The "ABC", Series Tuned or 8th Order enclosure is similar to 6th order bandpass enclosure, as it uses two precisely sized and tuned ported boxes, but has a third port joining both enclosures. Unlike a traditional 6th order where the subwoofer is between two enclosures vented to atmosphere, one of the vents fires into the other enclosure which is then vented into the atmosphere.
The narrow band width and substantial peak at a higher frequency makes this a great enclosure type for SPL competition. Like all bandpass boxes, this one is pretty finicky about air volumes. Make sure you're measurements are spot on; otherwise you'll end up with a horrible sounding, badly performing enclosure.
Still interested? Of course you are! Here’s a simple design to build your own ABC. If you're doing this for SPL, then you'll probably be using a 15" woofer, so that’s what these sizes are based on.
1. Build a box with 2 chambers, one at 3 ft^3 and the other one EXACTLY half of that, 1.5 ft^3. Make sure the dividing wall has been cut as your baffle, with a hole for the subwoofer and the port between the chambers.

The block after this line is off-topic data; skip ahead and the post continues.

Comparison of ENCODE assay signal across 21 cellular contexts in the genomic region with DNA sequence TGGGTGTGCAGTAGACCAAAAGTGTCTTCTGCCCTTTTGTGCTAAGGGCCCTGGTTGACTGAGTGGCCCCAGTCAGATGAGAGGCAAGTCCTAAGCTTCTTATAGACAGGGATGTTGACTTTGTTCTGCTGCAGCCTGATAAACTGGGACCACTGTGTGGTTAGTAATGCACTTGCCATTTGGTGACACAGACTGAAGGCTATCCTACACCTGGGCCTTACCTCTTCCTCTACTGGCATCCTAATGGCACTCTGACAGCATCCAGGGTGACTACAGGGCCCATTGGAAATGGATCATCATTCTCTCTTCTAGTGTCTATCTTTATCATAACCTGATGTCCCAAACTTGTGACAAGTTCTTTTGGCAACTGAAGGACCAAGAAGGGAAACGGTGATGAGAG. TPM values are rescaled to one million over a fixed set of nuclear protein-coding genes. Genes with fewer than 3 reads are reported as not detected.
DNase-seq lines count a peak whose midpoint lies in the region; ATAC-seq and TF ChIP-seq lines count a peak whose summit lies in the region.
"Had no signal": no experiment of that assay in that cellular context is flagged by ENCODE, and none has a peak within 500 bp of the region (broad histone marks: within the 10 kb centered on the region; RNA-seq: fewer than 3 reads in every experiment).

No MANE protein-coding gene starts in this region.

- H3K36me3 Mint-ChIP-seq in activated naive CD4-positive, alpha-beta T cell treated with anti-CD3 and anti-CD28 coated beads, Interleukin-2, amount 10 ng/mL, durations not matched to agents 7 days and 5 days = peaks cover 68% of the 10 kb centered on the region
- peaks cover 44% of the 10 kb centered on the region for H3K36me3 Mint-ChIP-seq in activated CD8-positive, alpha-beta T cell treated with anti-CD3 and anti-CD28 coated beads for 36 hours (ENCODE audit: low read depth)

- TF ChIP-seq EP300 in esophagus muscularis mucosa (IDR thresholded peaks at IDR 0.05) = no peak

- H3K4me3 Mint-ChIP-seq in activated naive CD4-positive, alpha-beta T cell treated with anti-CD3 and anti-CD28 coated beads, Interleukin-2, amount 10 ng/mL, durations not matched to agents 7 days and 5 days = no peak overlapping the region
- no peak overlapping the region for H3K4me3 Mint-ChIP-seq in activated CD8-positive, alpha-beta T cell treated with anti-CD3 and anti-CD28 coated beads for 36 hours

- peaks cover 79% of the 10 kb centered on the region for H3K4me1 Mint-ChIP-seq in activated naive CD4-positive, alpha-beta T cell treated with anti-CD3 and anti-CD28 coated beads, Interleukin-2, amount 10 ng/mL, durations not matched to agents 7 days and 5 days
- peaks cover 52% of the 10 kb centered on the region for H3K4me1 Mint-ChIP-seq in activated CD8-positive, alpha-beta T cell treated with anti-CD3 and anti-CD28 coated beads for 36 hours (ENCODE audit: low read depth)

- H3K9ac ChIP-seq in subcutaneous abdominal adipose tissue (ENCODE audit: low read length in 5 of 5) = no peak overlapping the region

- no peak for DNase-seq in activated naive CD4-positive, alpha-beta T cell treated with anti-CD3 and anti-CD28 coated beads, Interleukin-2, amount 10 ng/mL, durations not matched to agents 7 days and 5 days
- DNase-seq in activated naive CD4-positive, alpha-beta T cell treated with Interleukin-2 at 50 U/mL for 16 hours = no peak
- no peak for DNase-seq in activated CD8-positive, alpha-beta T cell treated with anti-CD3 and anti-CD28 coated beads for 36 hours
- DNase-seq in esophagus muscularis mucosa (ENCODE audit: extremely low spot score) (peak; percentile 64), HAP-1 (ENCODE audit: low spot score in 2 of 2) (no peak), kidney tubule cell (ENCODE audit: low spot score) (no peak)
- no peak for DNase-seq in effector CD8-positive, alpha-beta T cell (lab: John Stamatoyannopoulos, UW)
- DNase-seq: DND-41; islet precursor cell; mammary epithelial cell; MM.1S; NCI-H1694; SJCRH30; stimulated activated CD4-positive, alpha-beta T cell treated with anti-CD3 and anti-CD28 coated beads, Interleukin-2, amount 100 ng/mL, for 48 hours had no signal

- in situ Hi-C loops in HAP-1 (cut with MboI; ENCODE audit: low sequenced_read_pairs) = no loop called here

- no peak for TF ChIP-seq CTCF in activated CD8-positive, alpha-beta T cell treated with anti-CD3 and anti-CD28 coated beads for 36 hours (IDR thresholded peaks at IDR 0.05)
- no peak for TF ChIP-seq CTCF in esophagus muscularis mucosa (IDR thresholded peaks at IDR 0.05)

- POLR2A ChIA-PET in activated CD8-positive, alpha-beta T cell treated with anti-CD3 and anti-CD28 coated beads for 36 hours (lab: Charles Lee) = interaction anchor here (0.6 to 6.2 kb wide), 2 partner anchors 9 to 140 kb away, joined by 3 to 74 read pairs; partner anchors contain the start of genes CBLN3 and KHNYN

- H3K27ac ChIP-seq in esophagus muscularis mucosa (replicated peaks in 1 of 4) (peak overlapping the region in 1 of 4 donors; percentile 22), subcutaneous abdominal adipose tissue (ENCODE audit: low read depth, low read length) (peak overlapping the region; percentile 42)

2. Next cut 3 ports of the same length, each from 6" pipe. Use 12.5" long for a deep rumbling response or 8" for SPL.
3. Put one port in the front of each chamber and the third in the wall separating the two chambers.
Now you have a box with a big chamber with a vent in it, a small chamber with a vent in it, and a third vent in the wall between the two. The woofers basket & motor should be inside the larger of the two enclosures.
4. That’s it!
When building your boxes, don’t forget to factor in the displacement of the subs motor and the ports. So that’s 3 ft^3 in the larger chamber AFTER subwoofer & port displacement, etc.
The way this enclosure works is, at low frequencies, it all functions as one big box with 2 ports that is tuned to 30Hz (12.5") or 35HZ (8"). At higher frequencies the middle port restricts air movement and the second chamber begins to act more as a resonance chamber but not as part of the box. At this point a second tuning frequency develops 1.9 times (almost an octave) higher than the lower one, i.e. either at 57Hz (12.5") or 67Hz (8").
The results are that it plays both low and loud, while being relatively nice sounding. The drawback is the box size and complexity.